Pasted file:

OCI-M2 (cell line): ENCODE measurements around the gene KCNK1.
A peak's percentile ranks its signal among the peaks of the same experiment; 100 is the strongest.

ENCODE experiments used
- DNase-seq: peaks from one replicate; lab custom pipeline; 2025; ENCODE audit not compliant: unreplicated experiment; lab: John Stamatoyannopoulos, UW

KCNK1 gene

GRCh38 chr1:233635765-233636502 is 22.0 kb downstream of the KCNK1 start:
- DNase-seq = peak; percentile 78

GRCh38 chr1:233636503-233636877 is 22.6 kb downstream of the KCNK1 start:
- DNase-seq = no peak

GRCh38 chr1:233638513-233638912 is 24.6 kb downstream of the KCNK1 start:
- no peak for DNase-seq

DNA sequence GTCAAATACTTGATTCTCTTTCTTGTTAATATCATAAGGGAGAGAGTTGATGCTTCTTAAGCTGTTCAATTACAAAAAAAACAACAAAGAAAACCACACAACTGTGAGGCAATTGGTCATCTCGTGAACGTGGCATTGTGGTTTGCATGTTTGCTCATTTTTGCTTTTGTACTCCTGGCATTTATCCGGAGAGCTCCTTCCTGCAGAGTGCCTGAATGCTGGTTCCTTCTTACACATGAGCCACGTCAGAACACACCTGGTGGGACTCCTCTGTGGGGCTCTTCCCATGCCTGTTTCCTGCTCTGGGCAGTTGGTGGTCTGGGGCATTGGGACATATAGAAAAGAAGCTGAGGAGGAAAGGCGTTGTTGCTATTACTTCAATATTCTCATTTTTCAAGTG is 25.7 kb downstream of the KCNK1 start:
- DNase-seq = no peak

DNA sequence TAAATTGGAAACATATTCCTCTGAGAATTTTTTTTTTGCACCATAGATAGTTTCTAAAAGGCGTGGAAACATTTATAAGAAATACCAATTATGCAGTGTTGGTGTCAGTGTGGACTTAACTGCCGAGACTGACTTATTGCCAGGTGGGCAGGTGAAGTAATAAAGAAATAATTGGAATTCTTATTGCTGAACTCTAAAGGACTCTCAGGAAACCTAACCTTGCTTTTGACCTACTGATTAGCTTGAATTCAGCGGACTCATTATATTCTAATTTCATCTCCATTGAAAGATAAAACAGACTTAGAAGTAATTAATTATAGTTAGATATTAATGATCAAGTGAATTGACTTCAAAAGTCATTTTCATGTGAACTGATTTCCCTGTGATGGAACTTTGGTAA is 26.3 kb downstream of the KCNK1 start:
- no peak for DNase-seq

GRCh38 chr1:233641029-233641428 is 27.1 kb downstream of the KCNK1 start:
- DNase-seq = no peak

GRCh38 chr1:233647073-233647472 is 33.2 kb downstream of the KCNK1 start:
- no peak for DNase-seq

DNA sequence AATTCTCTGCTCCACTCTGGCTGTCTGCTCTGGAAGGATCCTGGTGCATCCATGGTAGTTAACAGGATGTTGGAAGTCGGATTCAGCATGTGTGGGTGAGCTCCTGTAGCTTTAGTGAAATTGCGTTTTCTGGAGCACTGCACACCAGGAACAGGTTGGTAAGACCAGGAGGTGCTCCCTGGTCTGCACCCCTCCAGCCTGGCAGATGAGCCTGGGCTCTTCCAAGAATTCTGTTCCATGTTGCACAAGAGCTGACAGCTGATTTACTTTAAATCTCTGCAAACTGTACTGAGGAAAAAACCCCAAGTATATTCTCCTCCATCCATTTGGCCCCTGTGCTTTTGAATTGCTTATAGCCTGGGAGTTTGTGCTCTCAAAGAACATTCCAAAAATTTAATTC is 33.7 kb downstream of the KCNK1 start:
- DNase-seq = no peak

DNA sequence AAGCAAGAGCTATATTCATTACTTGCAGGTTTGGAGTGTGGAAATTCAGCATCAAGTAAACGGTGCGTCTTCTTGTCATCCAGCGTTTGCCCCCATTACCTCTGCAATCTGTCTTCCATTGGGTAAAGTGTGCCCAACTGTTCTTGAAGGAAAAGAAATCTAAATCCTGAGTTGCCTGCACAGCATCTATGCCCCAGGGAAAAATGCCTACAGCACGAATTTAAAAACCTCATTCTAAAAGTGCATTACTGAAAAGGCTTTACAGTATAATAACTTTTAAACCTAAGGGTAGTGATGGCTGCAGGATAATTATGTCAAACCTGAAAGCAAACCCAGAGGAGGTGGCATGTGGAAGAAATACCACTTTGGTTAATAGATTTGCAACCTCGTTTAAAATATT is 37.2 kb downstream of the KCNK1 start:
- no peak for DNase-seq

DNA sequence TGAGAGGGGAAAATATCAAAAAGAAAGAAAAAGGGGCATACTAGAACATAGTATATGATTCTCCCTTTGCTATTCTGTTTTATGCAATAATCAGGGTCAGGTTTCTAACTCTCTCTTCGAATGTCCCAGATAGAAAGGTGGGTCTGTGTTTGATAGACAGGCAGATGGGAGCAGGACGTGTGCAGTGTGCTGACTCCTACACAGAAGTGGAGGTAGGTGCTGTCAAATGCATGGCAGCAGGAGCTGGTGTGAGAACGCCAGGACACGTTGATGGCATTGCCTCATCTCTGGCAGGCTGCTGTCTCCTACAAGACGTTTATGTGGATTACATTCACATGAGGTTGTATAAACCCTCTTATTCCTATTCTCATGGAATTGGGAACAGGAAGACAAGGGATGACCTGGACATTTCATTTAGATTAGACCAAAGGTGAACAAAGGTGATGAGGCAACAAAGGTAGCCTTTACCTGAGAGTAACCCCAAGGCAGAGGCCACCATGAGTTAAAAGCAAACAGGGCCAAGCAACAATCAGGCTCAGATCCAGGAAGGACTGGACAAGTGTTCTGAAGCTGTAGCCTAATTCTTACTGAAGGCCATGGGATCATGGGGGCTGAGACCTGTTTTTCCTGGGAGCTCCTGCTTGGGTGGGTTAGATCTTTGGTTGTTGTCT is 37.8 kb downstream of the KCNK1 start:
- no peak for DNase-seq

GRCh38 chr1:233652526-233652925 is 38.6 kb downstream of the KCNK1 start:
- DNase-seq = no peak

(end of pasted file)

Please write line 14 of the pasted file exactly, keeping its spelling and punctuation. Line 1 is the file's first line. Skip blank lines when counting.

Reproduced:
DNA sequence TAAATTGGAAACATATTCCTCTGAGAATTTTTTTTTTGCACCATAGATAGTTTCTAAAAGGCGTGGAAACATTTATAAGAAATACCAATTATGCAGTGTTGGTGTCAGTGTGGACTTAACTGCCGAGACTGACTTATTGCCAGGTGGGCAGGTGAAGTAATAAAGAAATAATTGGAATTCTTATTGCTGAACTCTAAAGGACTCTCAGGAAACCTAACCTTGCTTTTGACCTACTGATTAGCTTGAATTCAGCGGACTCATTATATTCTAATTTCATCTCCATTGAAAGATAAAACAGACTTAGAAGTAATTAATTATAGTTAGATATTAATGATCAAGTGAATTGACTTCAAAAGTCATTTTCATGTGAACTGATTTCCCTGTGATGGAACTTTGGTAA is 26.3 kb downstream of the KCNK1 start: